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Memphis & Shelby County show signs of getting healthier

I must tell you that I was a little nervous while waiting for the 2012 County Health Rankings for counties across the U.S. to come out last week.

Reneé S. Frazier

I must tell you that I was a little nervous while waiting for the 2012 County Health Rankings for counties across the U.S. to come out last week. During a speaking engagement, I told a crowd of 200 people I was confident our community was getting healthier and that the County Health Rankings would prove me right.

I opened my big mouth and told them all, “I am not worried; I know we have done better. We are going to move up for sure!” I’m proud to say I was not completely wrong.

The good news is we moved up in some areas, and stayed pretty much the same in others. Our overall ranking did drop one spot from 58 to 59 for all of Tennessee’s 95 counties, but I am excited we moved up from being number 77 in health behaviors in 2011 to 66 this year.

The County Health Rankings is a comprehensive report on the health of almost every county in the United States compiled by the University of Wisconsin Population Health Institute and the Robert Wood Johnson Foundation. It tells us how we are doing in improving our health and our quality of health care compared to other communities.

In the past, our region has always been at the bottom of lists that show poor health. We continue to be seen as one of the fattest cities, with a history of high infant deaths and poor access to healthy foods in low-income communities. Community organizations and our government have put programs in place to address these negative trends, and this new data provides evidence we are moving in the right direction in various categories.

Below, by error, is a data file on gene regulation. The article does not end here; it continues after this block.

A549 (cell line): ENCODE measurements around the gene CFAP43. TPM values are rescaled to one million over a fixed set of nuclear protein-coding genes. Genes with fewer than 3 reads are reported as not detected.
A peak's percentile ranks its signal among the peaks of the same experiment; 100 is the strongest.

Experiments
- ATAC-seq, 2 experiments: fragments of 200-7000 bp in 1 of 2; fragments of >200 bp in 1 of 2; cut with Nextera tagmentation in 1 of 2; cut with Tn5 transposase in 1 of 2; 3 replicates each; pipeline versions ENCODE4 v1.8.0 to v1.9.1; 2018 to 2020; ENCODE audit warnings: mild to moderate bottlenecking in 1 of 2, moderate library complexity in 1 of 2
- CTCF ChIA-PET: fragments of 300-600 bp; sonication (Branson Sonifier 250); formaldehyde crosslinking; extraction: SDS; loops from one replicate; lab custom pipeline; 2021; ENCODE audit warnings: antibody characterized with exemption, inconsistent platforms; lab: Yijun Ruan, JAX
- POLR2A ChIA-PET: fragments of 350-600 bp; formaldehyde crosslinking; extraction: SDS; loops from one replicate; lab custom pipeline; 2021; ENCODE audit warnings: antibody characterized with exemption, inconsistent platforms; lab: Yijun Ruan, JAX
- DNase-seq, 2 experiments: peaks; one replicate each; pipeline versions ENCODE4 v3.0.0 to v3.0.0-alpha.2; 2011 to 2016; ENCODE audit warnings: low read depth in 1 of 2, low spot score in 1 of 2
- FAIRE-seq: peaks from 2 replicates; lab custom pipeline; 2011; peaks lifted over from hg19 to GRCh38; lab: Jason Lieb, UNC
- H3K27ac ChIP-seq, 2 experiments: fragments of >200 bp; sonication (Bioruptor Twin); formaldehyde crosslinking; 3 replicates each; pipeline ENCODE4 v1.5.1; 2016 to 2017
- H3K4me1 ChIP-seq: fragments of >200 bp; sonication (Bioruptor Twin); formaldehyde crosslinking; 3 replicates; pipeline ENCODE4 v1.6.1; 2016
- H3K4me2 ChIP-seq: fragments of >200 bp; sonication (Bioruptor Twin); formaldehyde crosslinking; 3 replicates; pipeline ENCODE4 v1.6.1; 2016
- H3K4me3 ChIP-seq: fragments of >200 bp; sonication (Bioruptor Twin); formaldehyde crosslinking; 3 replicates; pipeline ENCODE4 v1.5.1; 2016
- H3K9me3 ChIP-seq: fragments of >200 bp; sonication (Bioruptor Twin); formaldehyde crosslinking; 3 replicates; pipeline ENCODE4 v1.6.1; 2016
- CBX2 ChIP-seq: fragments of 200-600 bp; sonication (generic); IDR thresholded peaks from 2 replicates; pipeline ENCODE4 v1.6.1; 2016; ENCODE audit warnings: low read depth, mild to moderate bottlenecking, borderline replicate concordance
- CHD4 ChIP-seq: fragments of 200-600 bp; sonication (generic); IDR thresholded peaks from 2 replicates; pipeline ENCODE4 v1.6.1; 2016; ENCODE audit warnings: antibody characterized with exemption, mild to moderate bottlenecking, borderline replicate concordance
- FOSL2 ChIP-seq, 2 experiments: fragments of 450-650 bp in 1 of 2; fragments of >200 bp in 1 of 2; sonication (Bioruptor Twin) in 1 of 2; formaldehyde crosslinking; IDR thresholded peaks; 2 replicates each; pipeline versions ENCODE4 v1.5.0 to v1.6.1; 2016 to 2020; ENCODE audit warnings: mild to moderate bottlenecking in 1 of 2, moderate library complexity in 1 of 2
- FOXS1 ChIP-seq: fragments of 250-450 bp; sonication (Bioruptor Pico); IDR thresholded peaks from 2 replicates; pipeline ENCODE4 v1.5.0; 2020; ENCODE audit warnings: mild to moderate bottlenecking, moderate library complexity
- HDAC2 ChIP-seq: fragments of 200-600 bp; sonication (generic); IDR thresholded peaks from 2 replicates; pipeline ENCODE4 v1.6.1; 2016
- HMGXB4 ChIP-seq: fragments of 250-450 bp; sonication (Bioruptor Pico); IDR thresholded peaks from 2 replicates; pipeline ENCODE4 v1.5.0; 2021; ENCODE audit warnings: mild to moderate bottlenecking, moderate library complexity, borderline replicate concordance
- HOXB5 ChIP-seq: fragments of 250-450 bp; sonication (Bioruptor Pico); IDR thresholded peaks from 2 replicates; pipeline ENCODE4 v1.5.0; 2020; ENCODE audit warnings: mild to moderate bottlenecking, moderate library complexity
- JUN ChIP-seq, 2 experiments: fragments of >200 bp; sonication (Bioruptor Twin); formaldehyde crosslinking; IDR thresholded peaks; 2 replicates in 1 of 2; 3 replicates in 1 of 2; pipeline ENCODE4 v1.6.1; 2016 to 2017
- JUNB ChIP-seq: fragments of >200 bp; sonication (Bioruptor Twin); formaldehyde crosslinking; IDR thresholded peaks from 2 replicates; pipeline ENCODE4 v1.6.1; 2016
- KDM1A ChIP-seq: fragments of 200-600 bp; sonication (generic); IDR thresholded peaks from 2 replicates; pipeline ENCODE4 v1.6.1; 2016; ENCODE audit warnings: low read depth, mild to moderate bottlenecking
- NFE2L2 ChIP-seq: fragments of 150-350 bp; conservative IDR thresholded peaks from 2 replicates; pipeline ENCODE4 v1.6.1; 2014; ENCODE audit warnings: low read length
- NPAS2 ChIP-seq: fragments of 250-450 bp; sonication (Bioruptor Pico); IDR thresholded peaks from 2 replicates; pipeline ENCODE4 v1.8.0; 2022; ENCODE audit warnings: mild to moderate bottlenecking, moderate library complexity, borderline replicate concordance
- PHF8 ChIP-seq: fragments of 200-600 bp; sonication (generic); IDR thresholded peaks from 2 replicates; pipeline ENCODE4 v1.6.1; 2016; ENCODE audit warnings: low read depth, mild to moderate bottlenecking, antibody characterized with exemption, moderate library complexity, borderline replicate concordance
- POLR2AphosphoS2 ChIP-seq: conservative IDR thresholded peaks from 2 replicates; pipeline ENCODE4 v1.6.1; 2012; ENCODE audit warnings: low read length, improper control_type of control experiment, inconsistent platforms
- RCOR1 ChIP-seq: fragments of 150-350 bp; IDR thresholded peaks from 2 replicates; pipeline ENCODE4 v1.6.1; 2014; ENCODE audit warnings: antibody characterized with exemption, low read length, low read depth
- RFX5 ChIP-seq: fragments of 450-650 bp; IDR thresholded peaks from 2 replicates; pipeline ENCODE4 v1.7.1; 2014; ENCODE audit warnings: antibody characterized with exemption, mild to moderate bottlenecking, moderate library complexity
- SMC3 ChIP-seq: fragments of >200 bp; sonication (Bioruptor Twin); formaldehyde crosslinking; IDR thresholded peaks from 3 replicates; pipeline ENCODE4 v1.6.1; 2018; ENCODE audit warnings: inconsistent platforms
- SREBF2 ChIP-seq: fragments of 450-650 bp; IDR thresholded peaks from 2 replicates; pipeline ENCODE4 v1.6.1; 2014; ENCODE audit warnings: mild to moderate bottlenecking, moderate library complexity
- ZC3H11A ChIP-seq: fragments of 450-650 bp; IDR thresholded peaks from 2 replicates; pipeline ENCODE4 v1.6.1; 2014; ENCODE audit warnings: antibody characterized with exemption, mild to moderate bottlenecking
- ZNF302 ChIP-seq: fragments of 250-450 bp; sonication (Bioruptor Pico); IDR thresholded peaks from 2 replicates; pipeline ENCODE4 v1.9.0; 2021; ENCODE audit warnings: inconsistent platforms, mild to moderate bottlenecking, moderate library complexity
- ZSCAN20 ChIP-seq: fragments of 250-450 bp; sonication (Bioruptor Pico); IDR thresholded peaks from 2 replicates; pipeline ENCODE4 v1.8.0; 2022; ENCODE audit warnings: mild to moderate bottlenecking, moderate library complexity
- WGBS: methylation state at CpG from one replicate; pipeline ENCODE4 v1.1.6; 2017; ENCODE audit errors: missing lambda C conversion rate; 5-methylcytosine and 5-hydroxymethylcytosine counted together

In Shelby County, adult smoking is 19 percent compared to 24 percent in Tennessee, physical activity is at 29 percent compared to 30 percent in Tennessee. Diabetic screening is now done 83 percent of the time when you visit your doctor compared to only 80 percent of the time in 2011. Mammogram screening has increased by 5 percent (53 percent) over last year, which showed only 58 percent of the women who should have gotten a mammogram received one. The health rankings this year also showed a slight increase in years of life for adults.

Now, we do have areas we need to work on. Obesity rates are still high at 34 percent, excessive drinking creates issues, and our overall social and economic factors such as high school graduation rates, unemployment, children in poverty, teen birth rates and sexually transmitted diseases are still in the bottom third in the state. We have to stay focused on efforts to move Shelby County into the top 50 percent of the 95 Tennessee counties, and I am convinced we can and will do so!

I believe we will do better because we are doing more to set a proactive and deliberate City and County healthy eating and active living agenda. The Healthy Memphis Common Table, the Shelby County Health Department, the YMCA, Healthy Kids and Teens, Game Day Baseball, employers, faith-based and community organizations, hospitals, and others continue to work together to promote healthier eating habits and more exercise. For example, farmers markets and community gardens can be found throughout our area supplying neighborhoods without grocery stores with fresh produce. The bike lanes commitment by Mayor A C Wharton has come to life, and he has declared Memphis a Let’s Move city!

In the coming months, Healthy Memphis Common Table will place on our web site a dashboard that tracks the work being done to create a healthier community and improve our County Health Rankings. It will provide a clearer understanding of where we are doing better and how what we are doing will help improve our health and health care. Building a new road to better health and health care is something Healthy Memphis Common Table is committed to promote, motivate, and drive!

Healthy Memphis Common Table celebrates what we have done in our community, and we are committed to doing more each and every day!!

(Reneé S. Frazier, MHSA, FACHE, is CEO of Healthy Memphis Common Table.)


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